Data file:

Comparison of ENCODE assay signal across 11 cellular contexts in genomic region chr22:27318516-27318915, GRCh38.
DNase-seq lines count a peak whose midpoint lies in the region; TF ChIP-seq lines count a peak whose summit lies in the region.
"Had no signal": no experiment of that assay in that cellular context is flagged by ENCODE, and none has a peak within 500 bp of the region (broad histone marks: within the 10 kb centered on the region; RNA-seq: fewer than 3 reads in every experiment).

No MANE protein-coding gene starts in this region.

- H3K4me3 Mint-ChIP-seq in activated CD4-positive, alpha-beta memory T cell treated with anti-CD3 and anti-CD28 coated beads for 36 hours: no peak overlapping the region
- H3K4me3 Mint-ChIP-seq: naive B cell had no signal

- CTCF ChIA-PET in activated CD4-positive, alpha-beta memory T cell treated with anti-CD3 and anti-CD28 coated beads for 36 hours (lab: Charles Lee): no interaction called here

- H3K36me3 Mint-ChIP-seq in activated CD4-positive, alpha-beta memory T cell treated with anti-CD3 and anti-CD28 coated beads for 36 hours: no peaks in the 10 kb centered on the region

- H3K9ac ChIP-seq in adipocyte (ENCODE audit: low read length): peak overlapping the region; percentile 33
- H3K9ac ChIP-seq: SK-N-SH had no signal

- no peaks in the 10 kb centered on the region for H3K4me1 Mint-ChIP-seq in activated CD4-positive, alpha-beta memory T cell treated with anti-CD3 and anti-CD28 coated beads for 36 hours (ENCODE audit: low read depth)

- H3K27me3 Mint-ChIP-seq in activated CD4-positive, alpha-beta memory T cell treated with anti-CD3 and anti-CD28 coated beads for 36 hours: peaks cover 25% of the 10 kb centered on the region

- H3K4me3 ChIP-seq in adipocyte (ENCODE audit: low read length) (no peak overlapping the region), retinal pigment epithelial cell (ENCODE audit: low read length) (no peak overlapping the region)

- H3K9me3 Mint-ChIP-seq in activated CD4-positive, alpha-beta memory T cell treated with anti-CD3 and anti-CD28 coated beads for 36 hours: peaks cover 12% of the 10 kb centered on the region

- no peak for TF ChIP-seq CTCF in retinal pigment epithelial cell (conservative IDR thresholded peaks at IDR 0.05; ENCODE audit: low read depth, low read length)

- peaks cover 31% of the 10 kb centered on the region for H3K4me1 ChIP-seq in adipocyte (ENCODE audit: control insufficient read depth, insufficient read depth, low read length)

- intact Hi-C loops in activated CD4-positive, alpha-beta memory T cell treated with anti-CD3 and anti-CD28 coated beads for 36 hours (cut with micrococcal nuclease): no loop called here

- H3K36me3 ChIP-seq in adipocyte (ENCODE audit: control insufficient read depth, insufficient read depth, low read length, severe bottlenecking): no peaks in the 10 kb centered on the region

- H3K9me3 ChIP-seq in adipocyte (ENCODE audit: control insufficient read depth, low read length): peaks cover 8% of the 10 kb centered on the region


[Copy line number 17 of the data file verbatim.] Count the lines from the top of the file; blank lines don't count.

- intact Hi-C loops in activated CD4-positive, alpha-beta memory T cell treated with anti-CD3 and anti-CD28 coated beads for 36 hours (cut with micrococcal nuclease): no loop called here